Chuck Hines enjoyed a 40-year career with the YMCA, specializing in Aquatics and International Programming. A midwest champion swimmer in his younger days, he started playing water polo at the age of 25 and became a 3-time YMCA and Honorable Mention AAU All-American player in the 1960s. He then coached teams to 10 national YMCA and AAU championships in the 1970s, mostly in junior competition. He wrote two instructional books on water polo and served as chairperson of national water polo committees for the YMCA, AAU, and American Swimming Coaches Association and as secretary for the U.S.A. Men's Olympic Team that brought home the bronze medal in '72. His Asheville YMCA girls team represented the East Coast at the first Women's World Water Polo Club Championships in '77. Buck Dawson, the exec of the International Swimming Hall of Fame, once stated in the 1970s that "Chuck Hines has single-handedly kept water polo going in all of the U.S. outside of California." Now 74, Chuck is retired but remains involved with the YMCA. He's recently written a book entitled "A Walk on the Y'ld Side," which is an autobiographical accounting of his Y career and contains some of his water polo experiences. He contributes occasional commentaries to the WPP web-site under the pseudonym of Torchbearer
In 1975, Mercersburg Academy in Pennsylvania hosted the U.S. Junior Indoor Championships, which at the suggestion of the national women’s water polo chairman was turned into the 1st North American Invitational.
The Mercersburg swimming and water polo coach at that time was Pat Barry, and he had several All-America prep school swimmers who were proficient poloists. The national women’s chairman was, well, this writer. I too, as coach at the Asheville YMCA in North Carolina, had some fast teenaged swimmers who were good polo players. In fact, our Y girls had won the U.S. Junior Olympics in 1972 and then the U.S. Junior Indoors and Junior Outdoors. As a result, we were no longer eligible for junior competition. So we went to Mercersburg and played in the North American category.
The number of entries at Mercersburg was quite small. I believe there were eight teams entered alto-gether, five from the East and South, two from Canada, and one from California.
Commerce, coached by Sandy Nitta, was the California club. Believe it or not, in those days there were just four women’s and girls’ teams from the entire State of California – Anaheim, Fresno, Cerritos, Commerce – that were competing nationally. They were all good. Our Y girls from North Carolina had done well against them. We had beaten Anaheim once while losing twice to Coach Stan Sprague’s team; we had split even in our two games with Fresno, which was coached by Flip Hassett; and we had dunked Cerritos in Junior Olympic action. So we were 3-3 against California.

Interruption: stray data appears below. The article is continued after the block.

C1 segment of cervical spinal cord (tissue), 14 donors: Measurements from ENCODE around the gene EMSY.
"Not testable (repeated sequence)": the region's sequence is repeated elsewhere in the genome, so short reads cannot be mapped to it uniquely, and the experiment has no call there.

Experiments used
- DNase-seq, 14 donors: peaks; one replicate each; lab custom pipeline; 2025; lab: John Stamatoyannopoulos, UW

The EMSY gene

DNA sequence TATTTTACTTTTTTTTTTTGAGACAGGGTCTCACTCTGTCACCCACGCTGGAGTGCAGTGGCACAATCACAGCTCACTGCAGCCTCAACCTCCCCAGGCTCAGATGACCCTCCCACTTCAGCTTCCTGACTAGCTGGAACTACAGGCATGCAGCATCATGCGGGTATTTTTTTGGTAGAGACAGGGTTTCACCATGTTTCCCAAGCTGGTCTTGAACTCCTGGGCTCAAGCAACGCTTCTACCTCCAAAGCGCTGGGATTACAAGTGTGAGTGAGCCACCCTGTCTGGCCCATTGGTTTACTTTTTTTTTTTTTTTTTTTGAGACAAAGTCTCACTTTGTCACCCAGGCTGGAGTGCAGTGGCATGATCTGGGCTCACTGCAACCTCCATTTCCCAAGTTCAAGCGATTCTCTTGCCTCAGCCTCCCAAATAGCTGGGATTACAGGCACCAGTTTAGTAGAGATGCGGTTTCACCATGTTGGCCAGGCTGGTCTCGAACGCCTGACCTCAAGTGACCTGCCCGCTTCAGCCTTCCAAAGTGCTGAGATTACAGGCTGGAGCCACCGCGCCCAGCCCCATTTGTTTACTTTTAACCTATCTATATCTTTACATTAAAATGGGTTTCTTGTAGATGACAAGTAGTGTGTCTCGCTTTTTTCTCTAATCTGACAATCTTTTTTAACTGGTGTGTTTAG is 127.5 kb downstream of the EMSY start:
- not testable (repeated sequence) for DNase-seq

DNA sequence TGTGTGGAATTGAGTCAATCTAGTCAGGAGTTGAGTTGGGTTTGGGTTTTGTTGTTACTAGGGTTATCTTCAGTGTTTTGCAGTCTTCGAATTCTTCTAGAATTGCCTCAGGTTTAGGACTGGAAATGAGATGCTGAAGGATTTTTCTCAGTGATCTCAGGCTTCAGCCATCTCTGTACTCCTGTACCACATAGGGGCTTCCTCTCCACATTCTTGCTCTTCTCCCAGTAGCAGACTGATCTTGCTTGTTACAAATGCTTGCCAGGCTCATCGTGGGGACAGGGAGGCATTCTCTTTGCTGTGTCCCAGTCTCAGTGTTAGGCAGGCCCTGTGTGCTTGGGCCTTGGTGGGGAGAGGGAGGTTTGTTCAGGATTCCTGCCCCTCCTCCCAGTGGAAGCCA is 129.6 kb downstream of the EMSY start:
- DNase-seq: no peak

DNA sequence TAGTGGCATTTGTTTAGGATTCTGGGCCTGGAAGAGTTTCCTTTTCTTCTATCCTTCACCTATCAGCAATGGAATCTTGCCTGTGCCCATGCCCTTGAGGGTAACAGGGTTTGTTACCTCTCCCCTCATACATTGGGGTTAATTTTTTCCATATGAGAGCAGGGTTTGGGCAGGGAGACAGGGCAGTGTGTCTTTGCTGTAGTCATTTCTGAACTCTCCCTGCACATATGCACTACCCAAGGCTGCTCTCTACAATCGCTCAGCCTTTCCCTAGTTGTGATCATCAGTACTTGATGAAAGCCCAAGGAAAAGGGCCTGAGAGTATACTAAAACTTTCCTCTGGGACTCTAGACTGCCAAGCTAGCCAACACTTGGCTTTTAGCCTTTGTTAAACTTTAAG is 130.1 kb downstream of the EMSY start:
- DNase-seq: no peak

Commerce came to the competition at Mercersburg, and with their well-coached team of teenagers, they had no trouble winning the Junior Indoor title. This was the first of many national championships taken by Sandy Nitta and her Commerce club.
Our Asheville girls defeated one of the U.S. teams and the two Canadian clubs in the North American bracket, and then we faced Commerce for the overall tournament title. It was a tight tussle, but Ashe-ville prevailed, 6-to-3. Hamilton of Ontario finished third and Mercersburg fourth.
The next year, in 1976, Mercersburg hosted the combined U.S. Senior Indoors and 2nd North American Invitational. Asheville and Slippery Rock University, coached by Doc Hunkler, played to a 2-to-2 tie in the U.S. championship game. A very strong squad from Ste-Foy of Quebec, Canada, coached by Claude LaVoie, won the North American title by beating our Asheville girls, 7-to-4. Hamilton of Ontario and Chicago, coached by Jim Mulcrone, and Mercersburg, still led by Pat Barry, were the other top chal-lengers, and there were additional entries from New York and West Virginia and elsewhere.
A year later, in 1977, Ste-Foy hosted the first real women’s international tournament, with clubs in-vited from Australia, the Netherlands, the U.S. and of course Canada. This was followed by an even larger international tourney conducted by Sandy Nitta and Commerce out in California. And finally, in 1978, FINA sanctioned women’s water polo as an accredited sport. It took a joint effort by teams and coaches from the East, South, and West, and from our neighbors in Canada, to get the water polo ball rolling in women’s international competition. The Aussies and Dutch jumped in to facilitate the process. It’s interesting that these four countries – the U.S., Canada, Australia, the Netherlands – remain among the best internationally as we continue the countdown to the 2008 Olympic Games in Beijing, China.
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